Thursday, July 22, 2010

County Fair 2010 - Part 2

After the hay bale contest, it was time for the cat show. Our cat Polly opted out of the competition due to her extreme dislike of leaving the house. Instead, M entered her dad's cat, Taboo. A big thanks to Tara for bathing a delivering Taboo to us. Taboo handled the day well and M enjoyed showing her.

The Clover Kids were up first, and once that was done we were free to sit back and watch the 4-H'ers show their cats. On our way out we stopped and added the ribbon from the cat show to the booth.

County Fair 2010 - Part 1

It's county fair time again!

Tuesday evening we headed out to help decorate the booth in the 4-H building. I ran into a fellow Fosmark resident from my days at ISU and had a lovely chat. The booth turned out great. I take no credit for any of it except for some work with a glue stick.

Wednesday morning was conference judging day. M entered her box full of the projects she worked on at the meetings this year and a boot planted with flowers. Clover Kids receive participation ribbons and some good experience interacting with the judges.

Wednesday evening M and I headed back out for the BBQ and coronation of the queen and king. There are no pictures because I was too busy eating a tasty BBQ sandwich and a Bomb Pop. Afterwards we wandered about looking at the exhibits and animals. I saw quite a few familiar faces from my 4-H days. It really does seem like just yesterday . . .

This morning (Thursday) we had a full agenda. M was asked to represent the Ankeny Clover Kids in the Decorate a Bale contest. The kids had decorated their hay bale at the June meeting, and M's job was to serve as spokesperson for her club. She must have done a good job, because they placed second!

Monday, May 11, 2009

Another sign of spring

At least at our house. We made a quick trip to PetSmart this evening and returned home with 6 new fishy friends from the 12 cent goldfish tank. They've taken up residence on the patio, where they will hopefully have a long and happy life. I hope.

Sunday, May 10, 2009

I think I'm hooked

I accidentally watched some show tonight when I should have been taking out the garbage. And I think I'm hooked. This is not a good thing. I believe that it's called "Life After Humans." It's supposed to be a fact based representation of what would happen to animals, structures and the earth in general if for some reason humans no longer inhabited the earth. I missed the part about why humans aren't around any longer, which was probably a good thing because I have enough to worry about without pondering another reason for the extinction of the human race, but was sucked in by the changes that would befall Los Angeles and Washington, D.C. over the course of about 600 years.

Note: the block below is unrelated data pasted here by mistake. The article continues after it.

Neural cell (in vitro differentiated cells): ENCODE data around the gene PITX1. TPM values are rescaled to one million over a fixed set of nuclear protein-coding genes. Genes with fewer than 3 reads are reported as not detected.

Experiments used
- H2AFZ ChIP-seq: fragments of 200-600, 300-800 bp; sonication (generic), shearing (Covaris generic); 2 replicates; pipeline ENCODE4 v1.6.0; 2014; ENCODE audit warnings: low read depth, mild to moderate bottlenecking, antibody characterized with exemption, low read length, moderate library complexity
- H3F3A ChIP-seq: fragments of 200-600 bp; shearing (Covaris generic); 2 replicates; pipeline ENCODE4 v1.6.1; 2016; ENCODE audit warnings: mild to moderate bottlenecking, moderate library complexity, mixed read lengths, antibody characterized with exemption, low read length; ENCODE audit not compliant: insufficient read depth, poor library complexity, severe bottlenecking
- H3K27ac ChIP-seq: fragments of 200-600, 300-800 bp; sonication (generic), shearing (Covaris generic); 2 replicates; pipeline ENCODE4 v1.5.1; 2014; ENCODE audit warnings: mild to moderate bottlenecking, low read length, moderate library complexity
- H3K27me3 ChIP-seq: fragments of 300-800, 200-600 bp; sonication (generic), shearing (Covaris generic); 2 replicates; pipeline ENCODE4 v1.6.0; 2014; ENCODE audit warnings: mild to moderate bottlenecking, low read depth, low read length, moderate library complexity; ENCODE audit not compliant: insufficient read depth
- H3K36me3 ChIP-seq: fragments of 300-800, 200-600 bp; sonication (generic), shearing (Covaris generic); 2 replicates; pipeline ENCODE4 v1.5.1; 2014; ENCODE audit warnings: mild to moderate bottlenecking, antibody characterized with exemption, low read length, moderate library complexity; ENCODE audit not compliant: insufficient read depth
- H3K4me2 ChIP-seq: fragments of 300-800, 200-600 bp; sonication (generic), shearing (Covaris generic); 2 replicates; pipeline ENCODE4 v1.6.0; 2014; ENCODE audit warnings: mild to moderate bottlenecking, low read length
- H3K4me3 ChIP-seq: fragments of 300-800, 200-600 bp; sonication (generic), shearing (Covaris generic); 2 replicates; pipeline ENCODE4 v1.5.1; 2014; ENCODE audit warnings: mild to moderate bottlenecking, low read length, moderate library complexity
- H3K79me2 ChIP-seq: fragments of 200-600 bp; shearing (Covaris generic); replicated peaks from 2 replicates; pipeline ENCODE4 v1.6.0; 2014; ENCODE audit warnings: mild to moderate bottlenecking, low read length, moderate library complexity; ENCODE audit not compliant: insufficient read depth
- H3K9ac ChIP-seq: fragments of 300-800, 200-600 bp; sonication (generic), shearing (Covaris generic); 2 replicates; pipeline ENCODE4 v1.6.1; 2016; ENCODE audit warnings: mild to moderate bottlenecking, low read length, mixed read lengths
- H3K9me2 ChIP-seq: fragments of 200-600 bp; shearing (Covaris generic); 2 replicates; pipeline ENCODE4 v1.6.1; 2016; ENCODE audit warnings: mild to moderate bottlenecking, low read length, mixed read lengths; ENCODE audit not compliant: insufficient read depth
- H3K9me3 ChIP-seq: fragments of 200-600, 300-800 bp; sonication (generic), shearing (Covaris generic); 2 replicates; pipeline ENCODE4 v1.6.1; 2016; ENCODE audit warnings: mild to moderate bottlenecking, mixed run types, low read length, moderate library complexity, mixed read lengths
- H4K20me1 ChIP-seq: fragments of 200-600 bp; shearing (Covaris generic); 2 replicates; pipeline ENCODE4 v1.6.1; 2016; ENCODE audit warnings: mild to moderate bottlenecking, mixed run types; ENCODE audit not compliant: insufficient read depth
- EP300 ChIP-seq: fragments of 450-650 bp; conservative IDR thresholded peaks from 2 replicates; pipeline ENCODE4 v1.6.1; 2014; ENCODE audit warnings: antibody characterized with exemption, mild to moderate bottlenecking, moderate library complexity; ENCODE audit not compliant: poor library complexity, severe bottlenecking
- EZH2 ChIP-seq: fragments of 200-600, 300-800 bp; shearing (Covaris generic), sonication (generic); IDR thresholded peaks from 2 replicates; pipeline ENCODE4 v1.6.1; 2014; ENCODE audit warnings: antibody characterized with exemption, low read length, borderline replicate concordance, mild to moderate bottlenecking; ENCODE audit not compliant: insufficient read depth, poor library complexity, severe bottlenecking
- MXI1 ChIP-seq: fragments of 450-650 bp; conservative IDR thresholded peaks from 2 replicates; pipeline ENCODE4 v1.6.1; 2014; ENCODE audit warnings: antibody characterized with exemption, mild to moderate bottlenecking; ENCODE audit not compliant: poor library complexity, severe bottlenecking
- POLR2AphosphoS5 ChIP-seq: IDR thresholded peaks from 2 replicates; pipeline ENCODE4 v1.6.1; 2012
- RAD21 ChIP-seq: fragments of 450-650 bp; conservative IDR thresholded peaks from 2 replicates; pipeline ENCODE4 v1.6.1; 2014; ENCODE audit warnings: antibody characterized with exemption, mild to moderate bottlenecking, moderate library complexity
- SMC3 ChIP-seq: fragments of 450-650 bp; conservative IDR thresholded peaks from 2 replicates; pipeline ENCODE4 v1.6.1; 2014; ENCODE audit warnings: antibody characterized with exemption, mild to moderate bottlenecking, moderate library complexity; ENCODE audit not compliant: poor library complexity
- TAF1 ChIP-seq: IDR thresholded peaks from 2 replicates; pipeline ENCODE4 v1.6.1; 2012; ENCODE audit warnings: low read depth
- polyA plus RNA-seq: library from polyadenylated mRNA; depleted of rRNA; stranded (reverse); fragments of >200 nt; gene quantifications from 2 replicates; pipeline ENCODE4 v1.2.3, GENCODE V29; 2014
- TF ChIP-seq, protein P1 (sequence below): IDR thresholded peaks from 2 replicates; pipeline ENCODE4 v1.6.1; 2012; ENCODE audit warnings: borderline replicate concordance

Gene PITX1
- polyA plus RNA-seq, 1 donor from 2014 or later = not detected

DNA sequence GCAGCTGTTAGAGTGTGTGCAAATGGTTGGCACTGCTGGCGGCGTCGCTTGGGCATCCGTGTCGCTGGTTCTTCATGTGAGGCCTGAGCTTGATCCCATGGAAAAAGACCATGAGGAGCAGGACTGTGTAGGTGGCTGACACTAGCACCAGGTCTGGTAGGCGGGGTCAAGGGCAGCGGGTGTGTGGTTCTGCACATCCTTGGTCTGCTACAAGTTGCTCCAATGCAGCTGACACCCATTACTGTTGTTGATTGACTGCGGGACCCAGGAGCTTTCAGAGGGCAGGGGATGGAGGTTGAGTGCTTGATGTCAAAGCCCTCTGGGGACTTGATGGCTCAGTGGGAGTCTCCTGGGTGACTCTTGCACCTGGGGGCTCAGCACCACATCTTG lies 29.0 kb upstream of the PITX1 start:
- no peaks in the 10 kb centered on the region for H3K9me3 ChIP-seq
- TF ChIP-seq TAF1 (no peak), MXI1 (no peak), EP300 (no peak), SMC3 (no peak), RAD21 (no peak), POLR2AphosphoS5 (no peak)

I now remember reading or discussing somewhere that our nation's capital was built on a swamp, and boy will that cause some issues once people aren't around to maintain the drainage systems that take care of that pesky little water problem. I felt more sorry for D.C. than I did L.A., not sure what that says about me, good, bad or otherwise. Part of it was that they talked about the animals at the D.C. zoo and how they might adapt or not, and part of it is that I'm more drawn to the monuments, museums and history of D.C. than I am the bright lights of L.A., which would of course not be bright for so long once humans are gone.

They also featured what would happen to some of the monuments. I have a special affinity for the Lincoln Memorial, as Honest Abe has always been a favorite president of mine, and a very special little lady in my life happens to share a birthday with him. It was sad to watch it disintegrate, collapse and disappear under the encroaching water.

Ironically, we were just discussing Washington, D.C. the other day. N asked if the church next to his daycare was where the president lived, because it has "a big round roof." I said no, that the president does not live inside the First United Methodist Church, but instead lives in the White House in Washington, D.C.. He said "oh yes, that's right," and wouldn't it be neat to go there someday to see where the president lives. I agreed, secretly thrilled as I think I could spend weeks there. After viewing this show, I now feel a greater sense of urgency.

Friday, September 26, 2008

Are you ready for some football?

Tonight, we were. Miss M participated in her school's cheerleading camp this past week. She received a t-shirt and a free pass to the football game so that the little ones could show off their cheers at halftime. It was a beautiful night for football, and it brought back fond memories of Friday nights spent at Valley stadium marching in the band and cheering on the Tigers. It was nice not to be wearing the wool band uniform, and it would have been nicer if our side had scored a point or two to offset the 54 scored by the other team in the first half alone. There is apparently not a mercy rule in high school football. Perhaps there should be.